Now that Awkwafina (real name Nora Lum) has a Golden Globe under her belt (per The Hill), it’s safe to call her a bona fide star. Does that mean it’s time to ditch her stage name and start going by Nora? And what made her start using a stage name in the first place?
Awkwafina released her first music video, “My Vag,” in 2012 on YouTube. She used her high school nickname, Awkwafina, because her video was a little bit risqué and she didn’t want to get in trouble at work. “In my first video, I wanted to be anonymous,” she told Time Out in 2019. “That’s why I wore glasses, which was really stupid because I got fired from my job because of it anyway.”
Awkwafina has said she couldn't perform without her stage persona
While Awkwafina was initially seeking anonymity through her stage name, it quickly became a shield. “I would not be able to perform onstage without Awkwafina; Nora could not perform,” she told NPR in 2018. “All the neuroses, all the self-consciousness that comes with adulthood, Awkwafina doesn’t have that.”
Just a couple years ago, she said that she had plans to drop the stage name… one day. “I don’t think an 85-year-old Awkwafina will be the most normal look,” she told The Guardian in 2018. “By then people will be laughing at me, not with me — I will be coughing loudly and yelling at birds.”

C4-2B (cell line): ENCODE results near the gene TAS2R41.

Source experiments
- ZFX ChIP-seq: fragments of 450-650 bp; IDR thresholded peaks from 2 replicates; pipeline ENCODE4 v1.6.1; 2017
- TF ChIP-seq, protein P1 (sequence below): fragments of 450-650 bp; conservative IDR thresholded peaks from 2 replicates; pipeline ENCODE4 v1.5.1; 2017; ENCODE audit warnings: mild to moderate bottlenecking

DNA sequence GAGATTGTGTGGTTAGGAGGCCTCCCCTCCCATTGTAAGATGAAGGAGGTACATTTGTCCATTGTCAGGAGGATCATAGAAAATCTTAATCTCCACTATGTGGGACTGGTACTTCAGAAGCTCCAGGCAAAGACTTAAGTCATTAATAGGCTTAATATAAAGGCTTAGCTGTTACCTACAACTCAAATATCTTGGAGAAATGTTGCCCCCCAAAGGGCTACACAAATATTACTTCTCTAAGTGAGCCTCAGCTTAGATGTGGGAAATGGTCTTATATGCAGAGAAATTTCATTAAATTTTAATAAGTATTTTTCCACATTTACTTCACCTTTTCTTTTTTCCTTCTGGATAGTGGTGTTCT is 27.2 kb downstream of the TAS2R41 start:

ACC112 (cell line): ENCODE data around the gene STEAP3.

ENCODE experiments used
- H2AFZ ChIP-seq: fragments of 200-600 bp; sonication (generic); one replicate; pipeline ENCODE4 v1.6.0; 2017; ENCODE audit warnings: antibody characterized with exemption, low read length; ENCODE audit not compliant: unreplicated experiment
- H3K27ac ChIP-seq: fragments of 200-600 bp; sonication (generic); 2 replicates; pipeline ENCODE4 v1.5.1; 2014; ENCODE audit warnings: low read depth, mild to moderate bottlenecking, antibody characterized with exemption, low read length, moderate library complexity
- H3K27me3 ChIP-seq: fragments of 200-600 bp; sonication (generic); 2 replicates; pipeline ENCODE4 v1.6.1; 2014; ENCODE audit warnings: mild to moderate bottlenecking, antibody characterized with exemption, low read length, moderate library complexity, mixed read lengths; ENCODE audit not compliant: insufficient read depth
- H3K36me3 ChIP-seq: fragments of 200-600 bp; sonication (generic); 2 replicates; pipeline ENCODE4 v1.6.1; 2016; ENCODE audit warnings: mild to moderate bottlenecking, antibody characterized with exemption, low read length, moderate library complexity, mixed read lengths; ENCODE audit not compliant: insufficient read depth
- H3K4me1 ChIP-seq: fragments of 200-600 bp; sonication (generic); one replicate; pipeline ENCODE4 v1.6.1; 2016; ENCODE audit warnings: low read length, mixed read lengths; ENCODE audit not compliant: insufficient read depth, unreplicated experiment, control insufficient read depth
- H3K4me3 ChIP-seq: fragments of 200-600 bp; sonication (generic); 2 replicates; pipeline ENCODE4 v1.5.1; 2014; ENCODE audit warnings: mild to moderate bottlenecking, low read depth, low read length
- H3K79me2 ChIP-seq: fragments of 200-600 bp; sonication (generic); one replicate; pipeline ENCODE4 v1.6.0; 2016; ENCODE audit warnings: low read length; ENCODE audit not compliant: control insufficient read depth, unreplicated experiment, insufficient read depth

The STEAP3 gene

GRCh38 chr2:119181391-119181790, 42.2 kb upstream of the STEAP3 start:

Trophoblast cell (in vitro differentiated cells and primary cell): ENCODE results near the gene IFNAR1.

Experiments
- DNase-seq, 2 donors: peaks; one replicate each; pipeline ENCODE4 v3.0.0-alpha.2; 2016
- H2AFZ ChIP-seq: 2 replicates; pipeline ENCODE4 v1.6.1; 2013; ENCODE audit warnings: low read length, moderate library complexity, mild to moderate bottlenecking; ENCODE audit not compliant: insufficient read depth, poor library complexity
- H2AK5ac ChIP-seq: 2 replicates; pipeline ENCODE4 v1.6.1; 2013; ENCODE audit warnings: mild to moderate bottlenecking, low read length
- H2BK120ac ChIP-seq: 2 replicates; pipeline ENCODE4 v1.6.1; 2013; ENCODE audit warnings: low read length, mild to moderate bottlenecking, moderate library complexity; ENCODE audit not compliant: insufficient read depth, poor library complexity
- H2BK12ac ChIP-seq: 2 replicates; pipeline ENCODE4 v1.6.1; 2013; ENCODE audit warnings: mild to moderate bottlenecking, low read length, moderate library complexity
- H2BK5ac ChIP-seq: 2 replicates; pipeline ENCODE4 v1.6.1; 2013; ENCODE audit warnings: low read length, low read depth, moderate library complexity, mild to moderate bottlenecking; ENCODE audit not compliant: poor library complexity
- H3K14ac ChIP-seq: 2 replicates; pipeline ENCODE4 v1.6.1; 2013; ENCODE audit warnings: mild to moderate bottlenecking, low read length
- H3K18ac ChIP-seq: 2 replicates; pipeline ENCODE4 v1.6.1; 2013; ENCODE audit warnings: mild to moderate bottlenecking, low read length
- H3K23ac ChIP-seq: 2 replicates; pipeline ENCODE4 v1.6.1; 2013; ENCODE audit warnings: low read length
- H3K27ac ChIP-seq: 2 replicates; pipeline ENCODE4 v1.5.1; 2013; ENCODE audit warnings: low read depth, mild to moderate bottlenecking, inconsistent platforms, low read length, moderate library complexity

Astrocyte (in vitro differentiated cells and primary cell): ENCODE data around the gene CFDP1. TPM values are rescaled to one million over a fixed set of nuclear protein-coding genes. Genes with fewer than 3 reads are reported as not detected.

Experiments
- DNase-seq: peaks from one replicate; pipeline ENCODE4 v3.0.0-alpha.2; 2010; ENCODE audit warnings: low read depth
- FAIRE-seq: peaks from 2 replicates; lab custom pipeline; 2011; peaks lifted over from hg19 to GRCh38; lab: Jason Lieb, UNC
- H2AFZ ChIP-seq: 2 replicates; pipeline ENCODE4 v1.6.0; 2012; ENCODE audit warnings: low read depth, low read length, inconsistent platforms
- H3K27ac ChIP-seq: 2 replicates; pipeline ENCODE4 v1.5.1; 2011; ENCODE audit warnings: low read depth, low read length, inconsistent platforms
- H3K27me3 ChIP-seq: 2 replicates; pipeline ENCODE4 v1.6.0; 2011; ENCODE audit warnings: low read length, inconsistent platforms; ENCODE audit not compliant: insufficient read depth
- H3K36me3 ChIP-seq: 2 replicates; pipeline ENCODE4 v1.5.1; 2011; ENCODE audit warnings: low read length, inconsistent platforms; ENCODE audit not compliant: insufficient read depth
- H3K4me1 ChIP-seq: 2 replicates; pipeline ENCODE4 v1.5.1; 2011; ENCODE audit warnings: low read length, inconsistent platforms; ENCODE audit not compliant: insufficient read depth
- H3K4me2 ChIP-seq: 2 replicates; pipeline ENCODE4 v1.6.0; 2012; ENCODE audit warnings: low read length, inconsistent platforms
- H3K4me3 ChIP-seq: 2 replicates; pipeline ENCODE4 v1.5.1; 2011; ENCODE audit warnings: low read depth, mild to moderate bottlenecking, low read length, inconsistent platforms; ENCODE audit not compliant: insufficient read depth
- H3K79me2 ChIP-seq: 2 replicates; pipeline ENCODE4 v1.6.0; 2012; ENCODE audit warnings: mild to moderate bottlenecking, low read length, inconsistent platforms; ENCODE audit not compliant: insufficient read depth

Will Awkwafina drop her stage name?
Now that she’s cemented her place in Hollywood as a rising star, many might think it’s a good time for Awkwafina to ditch her stage name. She says she’s still holding on to it, though. Awkwafina has started to feel less like a persona and more like her true self. “When I first started as Awkwafina there was a more distinct duality, where this is the one that’s performing and this is the one that’s at home having a panic attack,” she recently told Vanity Fair. “But as I get older, I think they’re the same person. This is the one that this one hides behind, you know?”
In a recent interview with The New York Times, the star said that she’s proud of how far Awkwafina has come. “I created Awkwafina when I was a kid,” she said. “What she represents to me is more than a persona — in the very beginning, I did see her as the confident one, the side that comes out that gives Nora the panic attacks.”
She added, “But as I’ve grown older I’ve come to really be grateful for that name and what I’ve seen it written on. To see her name on a chair back or on a call sheet, that means a lot to me. I don’t think that I could shed her right now.”
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